Coffee Shot – Getting Shot Consistency


Even a difference of ±2g of coffee can massively affect extraction time and, as such, flavour.

So how do we guarantee consistency in any given espresso recipe, we’re measuring three things:

  1. DOSE – The dose of ground coffee in the portafilter basket
  2. TAMP – aim for about 13.5 kilograms of pressure
  3. YIELD – amount ‘ml/weight’ of espresso from the espresso machine
  4. TIME – it takes the machine to extract that yield from the dose

The dose, tamp and our yield are our controlled variables. The grinder adjustment and tamper affect the time a shot pours.

NOTE: Because coffee is organic and the process of making espresso is a manual one, the results – and the factors that determine them (humidity, temperature, air pressure, not to mention human error) – can impact on your getting the result you want.

The Step-by-Step Instructions

Each recipe starts with a fixed ‘brew ratio’. The most desirable tastes of espresso are usually achieved using a ratio around 1:1.5.

What does this mean? It means the weight (or mass to be accurate) of the brewed espresso is 1.5 times the weight of the dry ground coffee dose. For example, a 18g dose of coffee to yield a 27g espresso shot. So, a brew ratio of 1.5:  18g x 1.5 = 27g.

First, we dial in a ‘recipe’ first thing in the morning before the door opens. The Brew recipe will look something like this:

IN (grams)18g
OUT (grams)27g
TIME: (sec)25 sec

Coming up with the above, involves experimenting.  You’ll need to decide how many grams of ground coffee you’re going to put into your portafilter basket.  Weigh and time your shots,  synchronising the coarseness of your grind to find the ‘sweet spot’ where your espresso tastes its best, but once you have done this, you can recreate it every time and you’ll know that your coffee tastes the best it can.


Coffee Shot
  1. Place empty portafilter on a scale and tare your scales.

Start with scales, your portafilter, and 18g of espresso.

2. Place porterfilter on the scale & tare.

3. Dose your chosen grind profile into your portafilter

4. Re-weigh your grind in your portafilter. (discard or add some coffee as needed).

5. Tamper the grinds so that the bed of coffee is perfectly flat to ensure you achieve evenness of extraction.

5. Insert portafilter into grouphead.

6. Place espresso cup(s) on the scales and tare (zero) the scales and start extraction & start a timer as you press the pour button.

7. Watch the shot and the weighing scales readout – when it gets to the chosen weight, stop the shot. (this takes a little practice –  dependent upon the speed of response of the scales, you may need to stop the shot at 28 to finally read a 30g shot).


Shot Too ‘Short’ – If your shot was too short, the espresso will be under extracted. This often results in salty or sour tasting espresso. Try tightening up your grind, this will slow the pour; this will give you a shorter shot.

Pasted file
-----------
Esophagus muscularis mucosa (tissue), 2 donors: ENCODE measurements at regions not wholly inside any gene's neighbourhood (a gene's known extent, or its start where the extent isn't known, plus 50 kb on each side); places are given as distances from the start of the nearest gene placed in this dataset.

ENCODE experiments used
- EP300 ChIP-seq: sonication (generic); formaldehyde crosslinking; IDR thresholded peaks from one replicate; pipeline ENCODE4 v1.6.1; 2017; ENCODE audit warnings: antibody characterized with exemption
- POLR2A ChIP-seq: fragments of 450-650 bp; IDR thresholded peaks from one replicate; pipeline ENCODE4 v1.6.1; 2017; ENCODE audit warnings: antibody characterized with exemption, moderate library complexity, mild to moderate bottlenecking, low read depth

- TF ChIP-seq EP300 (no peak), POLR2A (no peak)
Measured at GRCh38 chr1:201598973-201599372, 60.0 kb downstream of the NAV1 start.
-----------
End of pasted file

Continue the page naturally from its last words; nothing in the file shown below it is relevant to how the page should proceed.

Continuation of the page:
Shot Too ‘Long’ – The longer the shot and the more water you’re pushing through your espresso, the more you’re extracting from your coffee and this will give you over-extracted espresso. This often tastes bitter, won’t have much flavour, and will have no lasting finish. If it’s over, then you might need to loosen the grind, making your grind coarser, which will speed up the pour. 

Colour Changes – Observe the colour changes of the pour.  An espresso, undergoes three general shade changes as the water pours through.

1st   – ‘dark red-brown’ colour is the ristretto part, which contributes sweetness and body.

2nd – ‘caramel colour’ contributes balance and is the espresso part of the pour.

3rd –   When the caramel ends, so does the shot, so when the pour changes to yellow or ‘blonde’, only bitter water is being extracted, and you need to stop! This blonding can happen anywhere between 15ml and 35ml, depending on the variety of coffee used, so every type of coffee will pour at very different lengths of time — 30mls in 30 seconds is just a guide.

Wettish Puck – The grind may be slightly too fine.

Cratered Puck – The temperature can be too high and you get a cratered puck, especially if the basket is not well loaded.


Proceed with caution, by only adjusting one parameter at a time.

When you have adjusted the grind, brew again – taking care to keep the ratios the same as the original. Taste and tweak accordingly.

That’s it. A simple way to benchmark your brew to help you make better espresso.

Whilst there are a lot of steps, the bottom line is that doing so, and hitting your recipe every time, keeps the quality of the coffee you’re sending out high and consistent. The trick is quick, calm execution – and the experienced high-volume barista will do this with seemingly miraculous, effortless cool.

So long as you have a smart system in place, weighing your shots is in fact quicker – and more consistent – than not weighing them (more on this later).

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